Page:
However, recent research has shown that the two knees with proper four-part legs are tucked inside the body. There are surely 2 knees and the visible ones near the claws are the ankles, not the surplus knees.

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How Are Penguin Knees Built?

The knees of the penguins have the following features in terms of structure:

  • Knee joint
  • Kneecap within a tendon – cube-shaped to help in knee bending.
  • Heavier knee bones, contrary to flying birds.
  • Bent at 90 degrees inside the body as if giving a squatting position.

Why Do Penguins Waddle When They Have Knees?

They waddle, yes, and this is the most unique, clumsy, yet funny feature of the penguins, which makes them very special and different from others. The penguins waddle to show smartness while walking on otherwise difficult ice.

To understand why they waddle, you need to know why the knees don’t help them walk well, even if they are there. The penguins are flightless birds and their focus is more on swimming than flying.

Thus, a hydrodynamic and streamlined body is required. For that, the knees are tucked in the body and only short webbed feet are visible. Furthermore, if the legs were too long with the knees outside, egg hatching would suffer.

So they have shorter legs and a unique gift of waddling that also saves their energy. The knees do serve other important tasks.

Frequently Asked Questions (FAQs)

Do Penguins Use Their Knees? Why Do Penguins Not Use Their Knees?

Apparently, you would find them waddling and think that they are not using their knees the way we do. But inwardly, the skeletal plan tells that they do use their knees in many body actions like sliding on the ice and shuffling on the snow shores.

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What Animals Have No Knees?

To be very clear, what appears more justified is that legless animals are those who have no knees, like snakes, fish, invertebrates and marine animals. The four-footed animals are also thought to be knee-less, but like penguins, their knees are located a bit higher.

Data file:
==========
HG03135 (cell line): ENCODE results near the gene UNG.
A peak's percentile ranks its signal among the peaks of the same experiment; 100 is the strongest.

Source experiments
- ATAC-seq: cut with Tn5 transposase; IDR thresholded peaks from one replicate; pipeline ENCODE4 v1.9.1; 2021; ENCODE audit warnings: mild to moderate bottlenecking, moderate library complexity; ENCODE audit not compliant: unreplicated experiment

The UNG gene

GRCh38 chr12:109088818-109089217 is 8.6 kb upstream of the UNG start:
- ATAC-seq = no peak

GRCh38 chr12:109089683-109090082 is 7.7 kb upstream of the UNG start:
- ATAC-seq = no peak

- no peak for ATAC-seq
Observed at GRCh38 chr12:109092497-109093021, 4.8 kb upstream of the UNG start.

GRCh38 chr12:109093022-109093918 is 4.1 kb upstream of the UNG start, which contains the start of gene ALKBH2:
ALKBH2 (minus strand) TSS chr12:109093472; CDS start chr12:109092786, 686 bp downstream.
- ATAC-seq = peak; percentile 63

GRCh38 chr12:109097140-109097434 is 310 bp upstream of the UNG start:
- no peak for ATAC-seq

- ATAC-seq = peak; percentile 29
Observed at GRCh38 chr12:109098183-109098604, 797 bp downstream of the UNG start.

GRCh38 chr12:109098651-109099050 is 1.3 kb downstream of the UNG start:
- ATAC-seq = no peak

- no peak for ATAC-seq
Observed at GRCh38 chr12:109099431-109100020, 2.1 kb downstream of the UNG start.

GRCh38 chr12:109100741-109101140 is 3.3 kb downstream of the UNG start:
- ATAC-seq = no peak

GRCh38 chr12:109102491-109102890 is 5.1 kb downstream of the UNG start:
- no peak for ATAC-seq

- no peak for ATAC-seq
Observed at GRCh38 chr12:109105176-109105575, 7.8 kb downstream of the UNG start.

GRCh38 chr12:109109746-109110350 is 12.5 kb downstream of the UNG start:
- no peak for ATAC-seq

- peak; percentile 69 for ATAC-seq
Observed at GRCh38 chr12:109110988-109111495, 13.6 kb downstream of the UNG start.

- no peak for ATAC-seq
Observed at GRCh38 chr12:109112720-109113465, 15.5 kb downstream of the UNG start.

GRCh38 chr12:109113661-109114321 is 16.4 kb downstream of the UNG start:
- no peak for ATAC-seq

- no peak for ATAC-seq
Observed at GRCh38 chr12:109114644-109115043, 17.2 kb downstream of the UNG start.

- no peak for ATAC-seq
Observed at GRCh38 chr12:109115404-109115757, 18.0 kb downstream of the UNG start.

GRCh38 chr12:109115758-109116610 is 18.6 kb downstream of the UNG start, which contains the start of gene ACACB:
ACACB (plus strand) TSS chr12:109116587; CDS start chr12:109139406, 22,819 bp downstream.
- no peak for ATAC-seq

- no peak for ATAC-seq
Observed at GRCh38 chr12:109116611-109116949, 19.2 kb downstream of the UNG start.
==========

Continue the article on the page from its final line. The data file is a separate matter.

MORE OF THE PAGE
Do Penguins Bend Their Knees Like Other Animals?

The knees are actually tucked up inside the body. Penguins have many movements where they use propulsion to move forward or accelerate. The scientists are of the view that all these actions involve the movements of knees, which in turn tells that they would be bending. As we said earlier, the knees are bent at 90 degrees in the body to give the inner skeleton a squatting position.

Do Penguins Injure Their Knees Because They Fall Often?

As penguins have denser bones because they are flightless birds, they don’t face more injuries. This is due to strong bones unlike birds which have hollow bones. Plus, the keens do not get injured when they fall because they are tucked up inside the body.

Conclusion

So you see, penguins’ knees which seem to be a mystery, have their own strong position, but actually inside the fur coat. The adaptations a penguin requires are many and the tucked-up knees along with short, rudder-like legs and webbed feet are some of the given adaptations. The tough habitat is survived by these flightless birds due to such adaptations.